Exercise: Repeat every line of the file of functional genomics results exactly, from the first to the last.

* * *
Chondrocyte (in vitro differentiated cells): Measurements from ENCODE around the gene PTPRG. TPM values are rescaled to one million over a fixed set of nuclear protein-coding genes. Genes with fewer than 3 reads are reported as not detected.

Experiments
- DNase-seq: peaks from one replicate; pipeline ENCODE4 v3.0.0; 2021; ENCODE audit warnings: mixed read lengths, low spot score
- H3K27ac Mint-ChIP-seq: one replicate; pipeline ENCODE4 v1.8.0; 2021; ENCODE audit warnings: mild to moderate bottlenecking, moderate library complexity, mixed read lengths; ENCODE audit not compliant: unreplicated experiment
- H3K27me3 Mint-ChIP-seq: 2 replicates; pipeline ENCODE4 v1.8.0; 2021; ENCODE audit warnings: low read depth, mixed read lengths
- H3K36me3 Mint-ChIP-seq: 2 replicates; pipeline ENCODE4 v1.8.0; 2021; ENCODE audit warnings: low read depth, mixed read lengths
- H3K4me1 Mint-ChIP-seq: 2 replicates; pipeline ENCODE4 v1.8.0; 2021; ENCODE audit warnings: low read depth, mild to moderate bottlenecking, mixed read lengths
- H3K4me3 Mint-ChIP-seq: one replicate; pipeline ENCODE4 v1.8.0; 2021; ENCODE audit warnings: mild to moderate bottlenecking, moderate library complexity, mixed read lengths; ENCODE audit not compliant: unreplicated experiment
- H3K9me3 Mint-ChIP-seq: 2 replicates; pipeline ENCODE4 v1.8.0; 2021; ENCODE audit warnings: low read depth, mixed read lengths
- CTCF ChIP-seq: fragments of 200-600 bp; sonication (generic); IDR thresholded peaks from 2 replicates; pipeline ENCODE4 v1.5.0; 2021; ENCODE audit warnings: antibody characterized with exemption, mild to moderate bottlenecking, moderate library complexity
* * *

Chondrocyte (in vitro differentiated cells): Measurements from ENCODE around the gene PTPRG. TPM values are rescaled to one million over a fixed set of nuclear protein-coding genes. Genes with fewer than 3 reads are reported as not detected.

Experiments
- DNase-seq: peaks from one replicate; pipeline ENCODE4 v3.0.0; 2021; ENCODE audit warnings: mixed read lengths, low spot score
- H3K27ac Mint-ChIP-seq: one replicate; pipeline ENCODE4 v1.8.0; 2021; ENCODE audit warnings: mild to moderate bottlenecking, moderate library complexity, mixed read lengths; ENCODE audit not compliant: unreplicated experiment
- H3K27me3 Mint-ChIP-seq: 2 replicates; pipeline ENCODE4 v1.8.0; 2021; ENCODE audit warnings: low read depth, mixed read lengths
- H3K36me3 Mint-ChIP-seq: 2 replicates; pipeline ENCODE4 v1.8.0; 2021; ENCODE audit warnings: low read depth, mixed read lengths
- H3K4me1 Mint-ChIP-seq: 2 replicates; pipeline ENCODE4 v1.8.0; 2021; ENCODE audit warnings: low read depth, mild to moderate bottlenecking, mixed read lengths
- H3K4me3 Mint-ChIP-seq: one replicate; pipeline ENCODE4 v1.8.0; 2021; ENCODE audit warnings: mild to moderate bottlenecking, moderate library complexity, mixed read lengths; ENCODE audit not compliant: unreplicated experiment
- H3K9me3 Mint-ChIP-seq: 2 replicates; pipeline ENCODE4 v1.8.0; 2021; ENCODE audit warnings: low read depth, mixed read lengths
- CTCF ChIP-seq: fragments of 200-600 bp; sonication (generic); IDR thresholded peaks from 2 replicates; pipeline ENCODE4 v1.5.0; 2021; ENCODE audit warnings: antibody characterized with exemption, mild to moderate bottlenecking, moderate library complexity